Readers Respond

Job training one part of a broader, coordinated workforce system in Baltimore | READER COMMENTARY

Devin Carr, shown here in February 2020, enrolled in the Project JumpStart pre-apprenticeship training program to learn a trade after he finished serving a seven-year prison sentence.

Lorraine Mirabella’s March 10 article (“Job openings outpace the unemployed in Maryland and nationwide as workers and employers struggle to match up”) examines the mismatch between ample job opportunities and the workers seeking to fill them. The result is a labor shortage. She correctly notes that occupational training programs like Project JumpStart and BetterU are key to righting the mismatch.

What bears noting, though, is that these programs are part of a broader network of occupational training programs available in Baltimore right now.


Offered by nonprofits and community colleges, these programs provide a viable career pathway to a range of Baltimoreans: young adults who may not want to go to college, older adults looking for a new opportunity, and residents with a criminal record. The training is “sector-based,” tailored to the specific needs of employers in high-demand fields. Trainees receive industry-recognized credentials, soft and hard skills training, and job placement assistance in Baltimore’s growing industries: biotechnology, health care, information technology, construction and manufacturing. This means good jobs for residents who might otherwise struggle to make ends meet and a skilled workforce for Baltimore’s businesses.

In turn, this network of training programs is part of a coordinated workforce system that the Baltimore Workforce Development Board, the Mayor’s Office of Employment Development, and its public and private partners have developed. The effort began with the One Baltimore for Jobs demonstration, which offered sectoral training to young adults in distressed neighborhoods in response to the unrest following Freddie Gray’s death in 2015. Training was combined with support services to help remove barriers that might get in the way of residents getting or keeping a job.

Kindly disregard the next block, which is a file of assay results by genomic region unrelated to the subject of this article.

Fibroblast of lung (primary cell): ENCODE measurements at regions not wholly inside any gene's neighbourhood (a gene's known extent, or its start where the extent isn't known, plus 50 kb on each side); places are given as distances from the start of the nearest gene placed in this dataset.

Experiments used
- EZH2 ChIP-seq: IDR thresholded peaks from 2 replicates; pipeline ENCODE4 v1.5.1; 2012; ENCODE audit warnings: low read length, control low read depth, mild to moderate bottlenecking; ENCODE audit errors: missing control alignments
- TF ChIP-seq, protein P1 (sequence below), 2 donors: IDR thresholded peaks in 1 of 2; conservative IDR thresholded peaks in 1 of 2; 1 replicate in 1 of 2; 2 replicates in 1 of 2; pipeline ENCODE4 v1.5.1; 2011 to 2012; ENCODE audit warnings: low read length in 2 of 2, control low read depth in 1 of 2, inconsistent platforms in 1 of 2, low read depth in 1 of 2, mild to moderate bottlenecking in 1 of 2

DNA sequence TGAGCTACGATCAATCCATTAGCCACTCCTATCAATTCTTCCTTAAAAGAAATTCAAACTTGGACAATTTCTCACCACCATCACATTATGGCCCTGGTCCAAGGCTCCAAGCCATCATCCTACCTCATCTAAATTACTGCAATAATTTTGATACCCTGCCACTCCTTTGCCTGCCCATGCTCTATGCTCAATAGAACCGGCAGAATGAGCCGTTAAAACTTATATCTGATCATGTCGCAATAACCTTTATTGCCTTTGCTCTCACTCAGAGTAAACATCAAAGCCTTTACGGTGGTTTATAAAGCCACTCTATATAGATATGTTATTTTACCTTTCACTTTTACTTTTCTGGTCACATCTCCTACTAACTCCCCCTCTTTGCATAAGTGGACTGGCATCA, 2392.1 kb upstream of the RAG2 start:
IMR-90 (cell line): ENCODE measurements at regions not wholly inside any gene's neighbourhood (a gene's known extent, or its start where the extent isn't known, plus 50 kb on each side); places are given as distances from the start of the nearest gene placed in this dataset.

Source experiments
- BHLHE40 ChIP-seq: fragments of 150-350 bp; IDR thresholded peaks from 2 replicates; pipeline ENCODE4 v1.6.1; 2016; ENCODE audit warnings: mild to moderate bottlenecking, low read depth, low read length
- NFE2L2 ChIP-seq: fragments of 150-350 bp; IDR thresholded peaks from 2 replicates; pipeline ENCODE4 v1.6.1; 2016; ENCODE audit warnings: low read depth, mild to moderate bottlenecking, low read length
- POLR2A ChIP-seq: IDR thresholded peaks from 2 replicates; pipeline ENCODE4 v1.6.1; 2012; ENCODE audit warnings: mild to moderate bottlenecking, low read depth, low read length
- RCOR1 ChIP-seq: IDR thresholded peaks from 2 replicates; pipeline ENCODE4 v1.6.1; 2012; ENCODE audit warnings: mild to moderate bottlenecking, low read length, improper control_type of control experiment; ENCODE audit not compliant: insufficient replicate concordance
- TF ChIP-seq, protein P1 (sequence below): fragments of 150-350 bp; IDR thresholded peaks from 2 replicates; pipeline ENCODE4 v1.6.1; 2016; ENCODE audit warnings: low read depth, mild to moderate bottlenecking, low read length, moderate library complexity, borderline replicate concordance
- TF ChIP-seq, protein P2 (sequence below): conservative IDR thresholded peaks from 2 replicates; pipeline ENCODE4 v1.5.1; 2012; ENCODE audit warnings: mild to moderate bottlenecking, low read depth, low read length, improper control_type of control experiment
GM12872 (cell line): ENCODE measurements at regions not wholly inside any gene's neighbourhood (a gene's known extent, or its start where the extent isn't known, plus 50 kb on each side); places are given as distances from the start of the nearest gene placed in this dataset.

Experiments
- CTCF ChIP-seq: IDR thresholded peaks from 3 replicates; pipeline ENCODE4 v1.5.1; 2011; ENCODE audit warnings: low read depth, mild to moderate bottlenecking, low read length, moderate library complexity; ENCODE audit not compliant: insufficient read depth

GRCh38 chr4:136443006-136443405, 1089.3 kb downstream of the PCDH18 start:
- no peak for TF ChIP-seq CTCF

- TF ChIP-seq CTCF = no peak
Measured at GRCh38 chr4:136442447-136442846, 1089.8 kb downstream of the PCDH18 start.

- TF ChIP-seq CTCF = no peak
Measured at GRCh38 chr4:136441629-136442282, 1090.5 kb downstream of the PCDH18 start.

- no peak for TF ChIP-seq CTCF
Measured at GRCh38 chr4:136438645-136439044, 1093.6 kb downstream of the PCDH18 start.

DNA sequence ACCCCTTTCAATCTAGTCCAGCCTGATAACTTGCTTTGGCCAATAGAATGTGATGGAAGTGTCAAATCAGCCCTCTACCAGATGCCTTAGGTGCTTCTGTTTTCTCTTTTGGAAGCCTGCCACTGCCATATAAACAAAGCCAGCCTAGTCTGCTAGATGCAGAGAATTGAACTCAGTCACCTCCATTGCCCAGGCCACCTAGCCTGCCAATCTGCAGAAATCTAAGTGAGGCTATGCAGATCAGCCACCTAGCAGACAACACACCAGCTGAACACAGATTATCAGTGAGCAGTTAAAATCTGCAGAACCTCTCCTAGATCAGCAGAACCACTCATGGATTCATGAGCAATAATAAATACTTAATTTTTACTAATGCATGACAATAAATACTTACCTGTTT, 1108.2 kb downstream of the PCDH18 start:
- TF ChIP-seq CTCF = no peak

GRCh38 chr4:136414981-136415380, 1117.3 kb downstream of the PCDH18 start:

The model was then applied to Grads2Careers, a systems-building program established to provide job training and career options to high school seniors not planning to go to college. This coordinated workforce network has grown to include providers of adult literacy education, financial empowerment counseling, legal services, mental health counseling, and transportation assistance. Secondary and post-secondary educational institutions and private foundations are also integral system partners.

The coordinated network is currently bolstered by a historic $30 million investment in workforce programs by Mayor Brandon Scott through the American Rescue Plan Act, with offerings that include occupational training, subsidized employment, wage subsidies for small, minority- and women-owned businesses, and mobile career navigators who bring workforce services to all corners of the city. In the coming year, career counselors funded by the Blueprint for Maryland’s Future will begin working with middle and high school students to help them learn about jobs that might suit their skills and dreams.

The U.S. economy currently faces labor shortages across the board — from welders to nurses, police officers, teachers, and construction workers. With the U.S. working population expected to grow only modestly over the coming decades, these shortages may not abate. Baltimore has developed a blueprint to mitigate the mismatch problem, and we will continue to nurture our coordinated system to address future economic challenges and to ensure that all our residents have an opportunity for financial stability and a hopeful future.

— MacKenzie Garvin and Rachel Brash, Baltimore

The writers are, respectively, acting director and senior policy analyst at the Mayor’s Office of Employment Development.